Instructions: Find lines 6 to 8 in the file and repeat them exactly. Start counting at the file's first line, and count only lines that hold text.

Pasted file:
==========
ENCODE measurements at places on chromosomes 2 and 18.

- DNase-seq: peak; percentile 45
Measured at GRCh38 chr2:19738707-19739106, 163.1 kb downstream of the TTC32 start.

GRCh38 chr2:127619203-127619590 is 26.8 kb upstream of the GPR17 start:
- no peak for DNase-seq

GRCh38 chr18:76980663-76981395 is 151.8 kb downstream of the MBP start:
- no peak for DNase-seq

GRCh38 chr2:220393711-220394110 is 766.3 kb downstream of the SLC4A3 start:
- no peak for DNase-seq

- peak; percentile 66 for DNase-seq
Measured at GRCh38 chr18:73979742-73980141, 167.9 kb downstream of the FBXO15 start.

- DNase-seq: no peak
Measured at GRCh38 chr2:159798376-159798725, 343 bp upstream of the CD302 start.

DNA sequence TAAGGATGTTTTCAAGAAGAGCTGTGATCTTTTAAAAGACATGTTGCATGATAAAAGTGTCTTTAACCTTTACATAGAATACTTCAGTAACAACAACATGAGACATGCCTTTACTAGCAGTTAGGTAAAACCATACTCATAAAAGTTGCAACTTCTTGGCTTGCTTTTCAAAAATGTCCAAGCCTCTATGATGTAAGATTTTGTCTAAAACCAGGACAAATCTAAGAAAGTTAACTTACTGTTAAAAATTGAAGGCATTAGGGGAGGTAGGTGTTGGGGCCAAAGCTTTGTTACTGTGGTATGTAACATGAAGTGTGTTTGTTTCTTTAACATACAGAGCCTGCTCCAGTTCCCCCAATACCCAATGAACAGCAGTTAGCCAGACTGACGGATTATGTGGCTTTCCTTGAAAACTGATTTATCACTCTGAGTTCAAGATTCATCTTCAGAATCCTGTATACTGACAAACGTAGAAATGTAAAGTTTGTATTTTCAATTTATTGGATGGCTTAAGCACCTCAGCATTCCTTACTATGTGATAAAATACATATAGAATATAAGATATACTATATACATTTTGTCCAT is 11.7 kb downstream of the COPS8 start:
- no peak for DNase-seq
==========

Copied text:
GRCh38 chr18:76980663-76981395 is 151.8 kb downstream of the MBP start:
- no peak for DNase-seq

GRCh38 chr2:220393711-220394110 is 766.3 kb downstream of the SLC4A3 start: